Wolfe v. Regents of the University Sys. of Georgia

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Justia Opinion Summary

In 2014, Brooks Keel, president of Georgia Southern University, terminated the employment contract of tenured professor Lorne Wolfe for violation of University policies, and the Board of Regents of the University System of Georgia denied Wolfe’s application for review of his termination. Wolfe then filed a complaint for breach of contract and mandamus against the Board and Keel seeking reinstatement and other relief. The superior court granted the Board’s motion for summary judgment, and Wolfe again appealed. The Supreme Court found that this appeal fell within the scope of OCGA 5-6-35 (a) (1), and an application to appeal was therefore required. Because Wolfe did not file a discretionary application, the Supreme Court lacked jurisdiction to consider the merits of his case. Accordingly, the Court dismissed the appeal.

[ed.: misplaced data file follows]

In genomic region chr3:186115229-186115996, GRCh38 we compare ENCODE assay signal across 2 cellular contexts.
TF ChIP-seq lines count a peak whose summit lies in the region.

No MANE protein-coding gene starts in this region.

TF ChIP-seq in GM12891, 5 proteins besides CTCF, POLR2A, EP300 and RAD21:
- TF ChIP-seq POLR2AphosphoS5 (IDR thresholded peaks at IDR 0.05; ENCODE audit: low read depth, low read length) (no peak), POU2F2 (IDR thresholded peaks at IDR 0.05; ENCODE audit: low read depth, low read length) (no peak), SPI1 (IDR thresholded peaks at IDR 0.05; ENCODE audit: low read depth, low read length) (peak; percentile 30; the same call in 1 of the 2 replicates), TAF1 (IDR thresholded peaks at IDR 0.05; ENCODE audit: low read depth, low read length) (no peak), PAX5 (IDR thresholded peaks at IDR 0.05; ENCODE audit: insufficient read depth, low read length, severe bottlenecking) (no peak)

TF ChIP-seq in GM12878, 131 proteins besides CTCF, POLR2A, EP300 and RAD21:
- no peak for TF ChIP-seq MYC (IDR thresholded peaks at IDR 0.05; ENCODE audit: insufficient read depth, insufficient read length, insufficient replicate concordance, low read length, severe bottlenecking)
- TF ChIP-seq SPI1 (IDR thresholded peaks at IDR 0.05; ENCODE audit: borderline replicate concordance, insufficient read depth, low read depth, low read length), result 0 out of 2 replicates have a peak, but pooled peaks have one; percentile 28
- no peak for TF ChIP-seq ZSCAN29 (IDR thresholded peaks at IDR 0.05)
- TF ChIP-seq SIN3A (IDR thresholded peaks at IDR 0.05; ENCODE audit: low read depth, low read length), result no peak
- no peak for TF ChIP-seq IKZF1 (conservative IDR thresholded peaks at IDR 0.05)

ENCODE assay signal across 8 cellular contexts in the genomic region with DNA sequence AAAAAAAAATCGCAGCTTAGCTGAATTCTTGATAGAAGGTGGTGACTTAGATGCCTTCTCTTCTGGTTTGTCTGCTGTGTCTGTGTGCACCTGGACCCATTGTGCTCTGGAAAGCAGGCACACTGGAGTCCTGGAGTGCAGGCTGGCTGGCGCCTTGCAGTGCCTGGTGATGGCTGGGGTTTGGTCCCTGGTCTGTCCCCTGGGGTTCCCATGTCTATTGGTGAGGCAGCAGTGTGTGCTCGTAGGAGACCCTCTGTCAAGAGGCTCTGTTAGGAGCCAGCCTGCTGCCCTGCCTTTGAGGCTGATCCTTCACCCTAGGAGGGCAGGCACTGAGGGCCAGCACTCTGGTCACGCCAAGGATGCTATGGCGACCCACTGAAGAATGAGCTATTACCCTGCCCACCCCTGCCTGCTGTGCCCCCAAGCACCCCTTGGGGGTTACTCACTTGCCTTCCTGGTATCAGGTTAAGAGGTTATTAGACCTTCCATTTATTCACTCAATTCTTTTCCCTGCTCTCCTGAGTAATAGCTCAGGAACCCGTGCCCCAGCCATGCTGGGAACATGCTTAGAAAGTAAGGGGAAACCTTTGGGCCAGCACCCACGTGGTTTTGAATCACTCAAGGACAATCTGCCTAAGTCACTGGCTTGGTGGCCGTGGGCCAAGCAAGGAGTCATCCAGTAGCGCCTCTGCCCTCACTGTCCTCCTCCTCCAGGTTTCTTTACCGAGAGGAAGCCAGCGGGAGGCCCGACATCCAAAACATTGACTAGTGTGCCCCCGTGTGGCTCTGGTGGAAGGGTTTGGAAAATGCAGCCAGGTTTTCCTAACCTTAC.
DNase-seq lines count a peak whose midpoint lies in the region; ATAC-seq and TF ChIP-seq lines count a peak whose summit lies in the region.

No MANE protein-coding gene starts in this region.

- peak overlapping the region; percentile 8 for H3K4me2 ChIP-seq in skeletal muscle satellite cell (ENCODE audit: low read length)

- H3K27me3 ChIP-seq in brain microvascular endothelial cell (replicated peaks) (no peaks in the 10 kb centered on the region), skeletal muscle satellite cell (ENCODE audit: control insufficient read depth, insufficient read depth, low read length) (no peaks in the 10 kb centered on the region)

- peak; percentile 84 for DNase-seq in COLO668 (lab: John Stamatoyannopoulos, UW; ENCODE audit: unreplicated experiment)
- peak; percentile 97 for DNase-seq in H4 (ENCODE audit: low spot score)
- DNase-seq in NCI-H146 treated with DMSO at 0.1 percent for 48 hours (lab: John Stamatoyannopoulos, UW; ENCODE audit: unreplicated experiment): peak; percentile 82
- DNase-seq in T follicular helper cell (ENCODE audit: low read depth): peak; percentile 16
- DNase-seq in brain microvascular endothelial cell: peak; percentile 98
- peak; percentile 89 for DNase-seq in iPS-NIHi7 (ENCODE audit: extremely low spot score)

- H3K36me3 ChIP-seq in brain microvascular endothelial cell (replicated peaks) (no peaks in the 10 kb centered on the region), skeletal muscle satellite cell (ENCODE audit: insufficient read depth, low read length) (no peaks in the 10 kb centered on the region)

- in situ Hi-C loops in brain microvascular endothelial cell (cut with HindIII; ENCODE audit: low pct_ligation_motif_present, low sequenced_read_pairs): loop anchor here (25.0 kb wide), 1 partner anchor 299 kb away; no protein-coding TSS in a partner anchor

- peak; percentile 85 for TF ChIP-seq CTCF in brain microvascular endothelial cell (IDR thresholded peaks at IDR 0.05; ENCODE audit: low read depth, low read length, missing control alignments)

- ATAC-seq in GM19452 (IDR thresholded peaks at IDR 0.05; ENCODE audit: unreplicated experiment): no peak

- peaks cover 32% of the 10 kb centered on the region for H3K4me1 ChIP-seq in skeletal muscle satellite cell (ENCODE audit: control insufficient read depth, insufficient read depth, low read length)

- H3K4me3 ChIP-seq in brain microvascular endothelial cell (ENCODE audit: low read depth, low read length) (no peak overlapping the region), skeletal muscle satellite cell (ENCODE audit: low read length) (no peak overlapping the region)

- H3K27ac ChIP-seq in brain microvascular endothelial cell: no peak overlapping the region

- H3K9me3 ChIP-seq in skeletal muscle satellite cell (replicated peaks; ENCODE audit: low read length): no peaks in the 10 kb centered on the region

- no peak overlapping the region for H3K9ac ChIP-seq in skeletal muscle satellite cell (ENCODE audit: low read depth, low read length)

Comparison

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In the Supreme Court of Georgia Decided: November 21, 2016 S16A1201. WOLFE v. REGENTS OF THE UNIVERSITY SYSTEM OF GEORGIA et al. NAHMIAS, Justice. In 2014, Brooks A. Keel, the president of Georgia Southern University, terminated the employment contract of tenured professor Lorne Wolfe for violation of University policies, and the Board of Regents of the University System of Georgia denied Wolfe’s application for review of his termination. Wolfe then filed a complaint for breach of contract and mandamus against the Board and Keel in the Superior Court of Fulton County, seeking reinstatement and other relief. The superior court granted the Board’s motion for summary judgment, and Wolfe filed a notice of appeal directed to this Court. As explained below, this appeal falls within OCGA § 5-6-35 (a) (1), and an application to appeal was therefore required. Because Wolfe did not file a discretionary application, this Court lacks jurisdiction to consider the merits of his case. Accordingly, we dismiss the appeal. 1. In October 2013, Wolfe was a tenured professor at Georgia Southern University. His annual contract with the University specified that “[t]his agreement is made expressly subject to the applicable state and federal laws and to the statutes and regulations of this institution and to the Bylaws and Policies of the Board of Regents.” The University and the Board had policies against sexual and workplace harassment1 and disruption of University activities,2 violation of which could lead to termination. 1 The University’s “Policy Prohibiting Sexual Harassment” said: Sexual harassment is defined as unwelcome conduct of a sexual nature. Such conduct may include sexual advances, requests for sexual favors, or other verbal or physical conduct of a sexual nature. Conduct that is severe or pervasive enough to create a hostile work or academic environment constitutes one type of sexual harassment. Depending on the severity, it is possible for a single incident to be sufficient to constitute a hostile environment. . . . Students should and employees must report [to the Director of Diversity Services] any unwelcome conduct of a sexual nature regardless of severity or the number of occurrences so that Georgia Southern can take steps to address harassment before it creates a hostile environment. When a finding is made that sexual harassment has occurred, the University will take appropriate action ranging from informal resolution up to and including termination or dismissal in accordance with the requirements of due process. The Board of Regents Policy Manual included a similar policy. In addition, the University’s “Harassment in the Workplace” policy provided, among other things, that “[t]he University strictly prohibits employees from engaging in offensive or inappropriate harassing behavior at work. All employees are personally responsible for ensuring that the workplace is free from harassment, including sexual harassment.” 2 A University policy listing grounds for which a professor could be terminated included “[d]isruption of any teaching, research, administrative, disciplinary, public service or other authorized activity.” The Board of Regents Policy Manual contained an identical provision. 2 On the morning of October 16, 2013, E.J., a female graduate student in Wolfe’s department, and D.M., a male graduate student, were in a break room when E.J. spilled hot coffee on her shirt and shouted. She was looking around for a towel to dry off when Wolfe walked into the break room. He asked what happened, and E.J. replied that she spilled hot coffee on herself. Wolfe said to her, “It’s okay; you can dry your breasts off in front of me,” and then sat down; according to Wolfe, he knew E.J. only from seeing her around the department and had spoken to her less than a handful of times. E.J. gave Wolfe a look to let him know that his comment was unwelcome, and Wolfe said, “Well, f**k you then.” As E.J. gathered her things to leave, Wolfe turned to D.M. and said, “Who are you scoring with? Undergrad? Grad? Is it [E.J.]? She’s loose. She’s hot; now her breasts are hot.” E.J. left the break room and was unable to work for the rest of the day because she was so distraught over Wolfe’s conduct. E.J. filed a sexual harassment complaint against Wolfe with the University’s director of diversity services. The director interviewed E.J., D.M., and Wolfe, reviewed Wolfe’s personnel file, and concluded that Wolfe had created a hostile environment for E.J. in violation of University policy. On October 18, the director sent his investigation report to the University’s provost, 3 with a copy to Wolfe. After several emails from Wolfe to the provost, in which Wolfe pleaded for one more chance to correct his behavior, the provost’s assistant sent Wolfe an email on October 22 to arrange a meeting. Wolfe then called the provost’s office, and the provost’s assistant, who was female, answered the phone. After a few pleasantries, the assistant said, “I guess you’re calling me because of the email I just sent you.” Wolfe replied, “No, I called you to find out what you’re wearing.” The assistant was shocked by Wolfe’s comment and reported it to the provost. On October 24, the provost met with Wolfe to seek a resolution of the situation. On October 29, the provost sent Wolfe a letter saying that she agreed with the director’s findings and that she had received notification from Wolfe’s attorney that Wolfe did not intend to resign. The letter informed Wolfe that he was on unpaid administrative leave effective immediately and that the provost was assembling a faculty committee to conduct an informal inquiry pursuant to Board of Regents policy. On November 19, that committee recommended that proceedings be undertaken to terminate Wolfe. Wolfe then requested a formal statement of the charges against him and a formal hearing before a faculty 4 hearing committee. On December 13, 2013, the provost sent Wolfe’s counsel a formal statement of the charges, which alleged that Wolfe has engaged in “disruption of . . . teaching, research, administrative, disciplinary, public service, or other authorized activity” by creating a hostile environment based on sexual harassment in violation of University Policy and applicable law. In addition, Dr. Wolfe has exhibited a pattern of inappropriate interaction with others, which behavior has continued despite multiple training sessions and despite Dr. Wolfe’s own expressions of recognition and regret.3 The formal evidentiary hearing took place over the course of two days in April 2014. On May 7, the faculty hearing committee submitted its report, which recommended against Wolfe’s immediate termination, in part because the committee did not find that the one incident involving E.J “constitute[d] creation of a hostile environment.” Instead, the committee recommended that Wolfe be demoted and that his salary be cut, among other sanctions. On May 12, the University’s president, Brooks A. Keel, wrote to the 3 The statement referenced four other complaints against Wolfe: a 2005 incident involving Wolfe’s use of sexist language with a student; an April 2012 incident involving an email Wolfe sent to a student asking her to bring her lingerie to a charity clothing drive; an unsubstantiated June 2013 complaint; and another October 2013 incident in which Wolfe sent an email to all department faculty and graduate students offering $10 and a pair of his dirty underwear for the return of a missing pair of bicycle gloves. 5 faculty hearing committee to explain why he disagreed with its recommendations and intended to terminate Wolfe. On May 19, Keel notified Wolfe by letter of his termination for cause, concluding: I have reviewed the Committee’s work and find the following charges sustained: violation of the University’s Policy Prohibiting Sexual Harassment and policy entitled, “Harassment in the Workplace”; and a pattern of inappropriate interaction with others, which behavior has continued despite multiple training sessions . . . and expressions of recognition and regret. Wolfe then sought review of Keel’s decision by the Board of Regents. On August 20, 2014, the Board sent Wolfe a letter declining his application for review and advising that “[t]his is the final action to be taken by the Board in this case.” On September 16, 2014, Wolfe filed a complaint for breach of contract and mandamus against the Board and Keel in the Superior Court of Fulton County, seeking reinstatement as well as well as damages, attorney fees, and other relief. Discovery ensued, and the parties filed cross-motions for summary judgment. On November 23, 2015, the superior court entered an order denying Wolfe’s motion and granting summary judgment in favor of the Board and Keel. The order was based on a detailed review of the grounds Keel gave for his 6 decision and whether that decision was consistent with University and Board policies. On December 3, 2015, Wolfe filed a notice of appeal directed to this Court. On April 18, 2016, we dismissed Wolfe’s direct appeal based on his failure to file an application to appeal, explaining in an unpublished order that the decision of the superior court involved the review of a decision of a state administrative agency (the Board), and that Wolfe therefore was required to apply for a discretionary appeal under OCGA § 5-6-35 (a) (1). Wolfe filed a motion for reconsideration, which we granted, reinstating the appeal and directing the parties to address the appellate jurisdiction issue. They did so in their briefs and at oral argument on September 13. Having considered their arguments carefully and with the benefit of our recent decision in State of Georgia v. International Keystone Knights of the Ku Klux Klan, 299 Ga. 392 (788 SE2d 455) (2016) (Keystone Knights), we now reach the same conclusion as we did originally. 2. OCGA § 5-6-35 (a) (1) requires an application to appeal “from decisions of the superior courts reviewing decisions of the State Board of Workers’ Compensation, the State Board of Education, auditors, state and local 7 administrative agencies, and lower courts by certiorari or de novo proceedings.”4 In Keystone Knights, we provided additional guidance on how to determine what is a “state administrative agency” under § 5-6-35 (a) (1), what is an agency “decision” for purposes of the statute, and what constitutes a review by a superior court of an agency decision. We will apply that guidance to the appeal before us now. (a) To begin with, it is clear that the Board of Regents is a state administrative agency for purposes of § 5-6-35 (a) (1). We have held that the Board is “an agency of the State” in various contexts, including sovereign immunity, see Olvera v. Univ. System of Ga. Bd. of Regents, 298 Ga. 425, 426 (782 SE2d 436) (2016), and the Open Records Act, see Bd. of Regents of Univ. System of Ga. v. Atlanta Journal, 259 Ga. 214, 214 (378 SE2d 305) (1989). See also OCGA §§ 20-3-20 (a) (providing that “the board of regents is created”), 203-80 (referring to the Board as “a state agency”). Moreover, as relevant to this case, the Board of Regents has statutory 4 The application requirement for appeals in the types of cases listed in OCGA § 5-6-35 (a) applies based on the underlying subject matter of the appeal, even if an order like the superior court’s final order granting summary judgment against Wolfe on his mandamus claim would otherwise be immediately appealable pursuant to OCGA § 9-11-56 (h) or § 5-6-34 (a) (1) or (7). See Ferguson v. Composite State Bd. of Med. Examiners, 275 Ga. 255, 256-257 (564 SE2d 715) (2002). 8 authority to “[t]o elect or appoint professors . . . for all of the schools in the university system”; “to discontinue or remove them as the good of the system or any of its schools or institutions or stations may require”; and “to make such reasonable rules and regulations as are necessary for the performance of its duties.” OCGA § 20-3-31 (1), (2). The Board exercised that authority to adopt procedural policies for public universities to follow in entering into employment contracts with professors and in terminating those contracts, as well as substantive policies establishing standards of conduct for professors and other employees. Under these policies, which were incorporated into Wolfe’s contract, the Board and the University delineated types of misconduct that could lead to termination and set forth the procedures to be followed before a professor’s contract is terminated. Thus, in this case, the Board was acting as a state administrative agency for purposes of OCGA § 5-6-35 (a) (1). See Keystone Knights, 299 Ga. at 399 n.20 (explaining for similar reasons that, in the context of that case, the Georgia Department of Transportation was a “state administrative agency” for purposes of § 5-6-35 (a) (1)). (b) We next consider whether the Board of Regents made a “decision” in this case. In Keystone Knights, we explained that a “decision,” 9 as that term is used in § 5-6-35 (a) (1), is one that is adjudicatory in nature, as opposed to executive or legislative. See 299 Ga. at 400-401. A decision of an adjudicatory nature is one that is “immediate in application, [is] specific in application, and commonly involve[s] an assessment of ‘facts about the parties and their activities, businesses, and properties.’” Id. at 401 (citations omitted). It is not one that is, “‘as in the case of legislative or rule making action, general and future in effect.’” Id. (citation omitted). We noted that this understanding of “decision” was consistent with our precedents, as we have often said that § 5-6-35 (a) (1) requires an application to appeal when “two tribunals” – i.e., an administrative agency or other lower tribunal and a superior court – have “adjudicated” the merits of a specific case. See Keystone Knights, 299 Ga. at 403 (citing cases). We also rejected the argument that such a decision “must be marked by formal adjudicative procedures,” explaining that “we do not understand the usual and common usage of ‘decision’ to connote any particular degree of formality in the decisional process,” and there is not “any particular degree of formality inherent in the notion of adjudicative decisionmaking.” Id. at 404-405. Under these principles, it is clear that the Board of Regents made a 10 decision that was adjudicative in nature in terminating Wolfe. The decision was not of general and future effect; rather, it was based on an assessment of the particular facts surrounding a single person’s past conduct, it involved an application of Board rules and policies to that conduct, and it had the immediate and specific consequence of terminating Wolfe’s contract to serve as a professor. See id. at 404 (holding that the Department of Transportation’s denial of the Keystone Knights’ application to participate in a program established and administered by the Department was adjudicative in nature because, among other things, the “denial was not a rule or statement of policy that was general and prospective in application. To the contrary, the denial was a determination to reject a single application submitted by a specific applicant, and it had the immediate and particular consequence of disallowing that applicant to participate in the Adopt-A-Highway program upon the terms proposed in the application.”). (c) The final consideration in determining whether Wolfe was required to file an application to appeal under OCGA § 5-6-35 (a) (1) is whether the decision of the superior court was one that reviewed the decision of the Board of Regents. Wolfe advances two reasons why it was not, neither of which 11 is persuasive. First, Wolfe argues that the superior court was not reviewing an administrative agency decision because it did not discuss the Board’s denial of Wolfe’s application for discretionary review of President Keel’s decision to terminate him. Under the procedures adopted by the Board, however, the president of a university is granted the authority to make a decision to terminate the contract of a faculty member. The Board has the discretionary authority to review that decision, but is not required to do so. Here, the Board declined to review the president’s decision, making Keel’s decision the operative decision of the agency on the matter. See Keystone Knights, 299 Ga. at 406 (recognizing that agency regulations can identify the “point of decision for the agency” and invest officers of an agency “with legal authority to make the determination for the agency”); Selke v. Carson, 295 Ga. 628, 629 (759 SE2d 853) (2014) (holding that a county personnel director made an agency decision for purposes of § 5-6-35 (a) (1) when she declined to forward an appeal to the civil service board on the ground that the layoff sought to be appealed was not an appealable event). More vociferously, Wolfe contends that under the rationale of Laskar v. 12 Board of Regents of University System of Georgia, 320 Ga. App. 414 (740 SE2d 179) (2013), the superior court could not have conducted a review of the agency decision in this case. Laskar, however, did not concern the appellate jurisdiction question at issue in this case. In Laskar, the Court of Appeals held that a Georgia Tech professor could not file a writ of certiorari pursuant to OCGA § 5-4-1 in the superior court to obtain judicial review of the decision of the university’s president to terminate the professor’s employment. See Laskar, 320 Ga. App. at 420-421. The Court of Appeals noted, however, that the professor was not “without judicial recourse with regard to his dismissal,” because he could file an action in the superior court alleging breach of his employment contract. See id. at 421. Wolfe asserts that his inability to seek initial judicial review by a writ of certiorari means that no judicial review of the Board’s decision (through President Keel) to terminate his contract was available in the superior court and that his breach of contract action in the superior court could not and did not constitute such a review. That assertion is unfounded. Laskar addressed only how an aggrieved party can obtain review of an agency decision in a superior court, and in particular whether a terminated 13 Georgia Tech professor could seek such review using a writ of certiorari under OCGA § 5-4-1 (an issue on which we express no opinion). The Court of Appeals did not address OCGA § 5-6-35 (a) (1), which governs how to take an appeal from a superior court to an appellate court. Laskar did not purport to hold that § 5-6-35 (a) (1) is limited to a superior court’s review of an agency decision pursuant to a properly filed writ of certiorari under § 5-4-1, nor did Laskar purport to determine whether a breach of contract action filed in superior court involves review of an underlying agency decision within the meaning of the discretionary appeal statute. Consequently, Laskar provides no real guidance in determining whether the superior court reviewed an agency decision in this case. Instead, this case is governed by the well-settled principle that “when we consider the nature of the proceedings in the superior court for the purposes of OCGA § 5-6-35 (a) (1), we look to the substance of those proceedings, not merely the form of the relief sought.” Keystone Knights, 299 Ga. at 407. Accord Ladzinske v. Allen, 280 Ga. 264, 265 (626 SE2d 83) (2006); Ferguson v. Composite State Bd. of Med. Examiners, 275 Ga. 255, 256-257 (564 SE2d 715) (2002). “If a party to a judicial proceeding ‘attacks or defends the validity 14 of an administrative ruling and seeks to prevent or promote the enforcement thereof, the trial court must necessarily “review” the administrative decision [to resolve the merits of the case].’” Keystone Knights, 299 Ga. at 408 (citation omitted). Thus, we have held that if a party attacked or defended an adjudicative administrative decision in the superior court by filing or opposing a petition for mandamus, a complaint for breach of contract, an action for declaratory relief, or a petition for injunctive relief – as well as a writ of certiorari – the party seeking to appeal from an adverse decision of the superior court must comply with the discretionary appeal statute. See, e.g., id. at 394 (mandamus, injunction, and declaratory judgment); Hamryka v. City of Dawsonville, 291 Ga. 124, 125 (728 SE2d 197) (2012) (mandamus and declaratory judgment); Ladzinske, 280 Ga. at 264 (mandamus, declaratory judgment, and injunctive relief); Prison Health Svcs., Inc. v. Ga. Dept. of Admin. Svcs., 265 Ga. 810, 811 (462 SE2d 601) (1995) (breach of contract, mandamus, and injunctive relief). See also Salter v. Thomaston, 200 Ga. App. 536, 536 (409 SE2d 88) (1991) (relying on § 5-6-35 (a) (1) to dismiss a direct appeal from a superior court decision reviewing a decision of a lower tribunal by writ of certiorari). Indeed, 15 § 5-6-35 (a) (1) applies by its plain terms whether the superior court’s review of the lower tribunal’s decision was “by certiorari or de novo proceedings.” So we reiterate today what we said not long ago in Hamryka: OCGA § 5-6-35 (a) (1) is not limited by the process by which a decision is taken “to the superior court but instead applies to appeals from the superior court’s ‘review[ ]’ of an administrative agency decision, however that judicial review is sought.” 291 Ga. at 125 (emphasis in original). In this case, Wolfe squarely attacked the Board of Regents’ decision, made by President Keel, to terminate his contract in the breach of contract and mandamus claims that he filed in the superior court. Wolfe alleged, for example, that Keel’s “decision set forth no facts supporting [Wolfe’s] termination or [Keel’s] basis for rejecting the [Faculty] Hearing Committee’s recommendations,” and that “Keel set forth no standards by which Dr. Wolfe’s conduct was measured, and, in fact, failed to [take] the facts rendered at the hearing into account in his decision.” In sum, Wolfe alleged that procedural and substantive errors in applying the relevant agency policies occurred in the agency proceedings that resulted in the agency decision to terminate his contract, and based on those errors, he sought, among other relief, the direct 16 reversal of that decision by a superior court order reinstating him to his position. Wolfe’s complaint asked the superior court to review a decision of a state administrative agency; the superior court reviewed that decision, denying relief; and Wolfe is now appealing the decision of the superior court. (d) Under this Court’s precedents, these determinations dictate that Wolfe was required by OCGA § 5-6-35 (a) (1) to bring his appeal by way of an application for discretionary appeal and that his failure to do so requires the dismissal of his direct appeal. See Keystone Knights, 299 Ga. at 399. In a final effort to avoid this result, Wolfe maintains that we should follow three other cases that have permitted direct appeals of breach of contract actions against state agencies. See Dept. of Corrections v. Developers Surety & Indem. Co., 295 Ga. 741 (763 SE2d 868) (2014); Carroll v. Bd. of Regents of Univ. System of Ga., 324 Ga. App. 598 (751 SE2d 421) (2013); Bd. of Regents of Univ. System of Ga. v. Barnes, 322 Ga. App. 47 (743 SE2d 609) (2013). Because these decisions did not address the appellate court’s jurisdiction, however, they are not authoritative precedent on any jurisdictional issue. “‘Questions which merely lurk in the record, neither brought to the attention of the court nor ruled upon, are not to be considered as having been so decided as 17 to constitute precedents.’” Durham v. Durham, 291 Ga. 231, 234 (728 SE2d 627) (2012) (citation omitted). Moreover, those cases are distinguishable from this one. Here, under Wolfe’s contract with the Board of Regents, for the Board to terminate his contract as a tenured professor, the Board and Wolfe were required to go through administrative proceedings that resulted in a definitive agency decision on the contract issues for purposes of OCGA § 5-6-35 (a) (1). In Developers Surety and Carroll, by contrast, it appears that no administrative proceedings were required to occur as part of the contract and no administrative proceedings resulting in an agency decision within the meaning of § 5-6-35 (a) (1) in fact occurred. See Developers Surety, 295 Ga. 741 (involving a lawsuit alleging breach of a construction contract); Carroll, 324 Ga. App. 598 (involving a breach of contract action brought by a professor based on the interpretation of a settlement agreement with the Board of Regents that permitted her to retire early). The last case on which Wolfe relies is a Court of Appeals decision in which it is unclear whether the decision to expel a student was executive or adjudicative in nature. See Barnes, 322 Ga. App. at 47-50; Keystone Knights, 18 299 Ga. at 400. To the extent that Barnes can be read to permit a direct appeal from an adjudicative agency decision reviewed by the superior court within the meaning of § 5-6-35 (a) (1), it is hereby disapproved. And in contrast to the distinguishable direct appeal cases that Wolfe cites, we note that in a case in which a local board of education terminated several teachers’ contracts, had that decision reversed by a state administrative agency, and then lost on the merits in superior court, the local board filed an application to appeal pursuant to § 5-635 (a) (1), which the Court of Appeals granted. See Clayton County Bd. of Educ. v. Wilmer, 325 Ga. App. 637, 637 n.1 (753 SE2d 459) (2014). See also English v. Delbridge, 216 Ga. App. 366, 366-367 (454 SE2d 175) (1995) (holding that a superior court decision reviewing de novo a magistrate court’s ruling on an action on an account contract had to be appealed by application for discretionary appeal under § 5-6-35 (a) (1)).5 5 This Court has also dismissed similar direct appeals in unpublished orders. See City of Atlanta v. Clarke, S10A1938 (Sept. 7, 2010) (dismissing the City’s direct appeal of a superior court’s order reviewing an administrative agency decision regarding the termination of City employees); Semsar v. Bd. of Regents of Univ. System of Ga. & Martin v. Bd. of Regents of Univ. System of Ga., S09A0561, S09A0562 (Jan. 26, 2009) (dismissing direct appeals from the superior court by professors who had asserted breach of contract and other claims challenging the Board of Regents’ decisions terminating their contracts). “While these orders were not reported and therefore do not constitute binding precedent, they reflect consistent decisions by this Court when it has actually identified and focused on the jurisdictional issue.” Spurlock v. Dept. of Human Resources, 286 Ga. 512, 522-523 (690 SE2d 378) (2010) (Nahmias, J., concurring specially). Several Court of Appeals 19 To sum up, Wolfe entered into an employment contract with the Board of Regents, a state administrative agency; the contract required that, to terminate Wolfe’s employment, administrative proceedings had to occur; those proceedings did occur, resulting in an adjudicative agency decision; the breach of contract and mandamus claims that Wolfe filed in the superior court challenged that agency decision; and the superior court reviewed the agency decision in denying those claims. Accordingly, under OCGA § 5-6-35 (a) (1), Wolfe was required to file a discretionary application to appeal the superior court’s decision reviewing the agency decision. He did not do so, and we must therefore dismiss his appeal. Appeal dismissed. All the Justices concur. cases not cited by Wolfe, as well as Laskar, have retained direct appeals that appear to have challenged the superior court’s review of an agency’s adjudicative decision regarding an alleged breach of an employee’s contract. See Tackett v. Ga. Dept. of Corrections, 304 Ga. App. 310 (696 SE2d 359) (2010); Edmonds v. Bd. of Regents of Univ. System of Ga., 302 Ga. App. 1 (689 SE2d 352) (2009); Employees’ Retirement System of Ga. v. Melton, 294 Ga. App. 634 (669 SE2d 692) (2008); Baker v. McIntosh County School Dist., 264 Ga. App. 509 (591 SE2d 362) (2003). Like the cases Wolfe cites, these opinions do not address the potential applicability of OCGA § 5-6-35 (a) (1), and to the extent they can be read to indicate that a discretionary application to appeal is not required in this situation, those cases are also disapproved. 20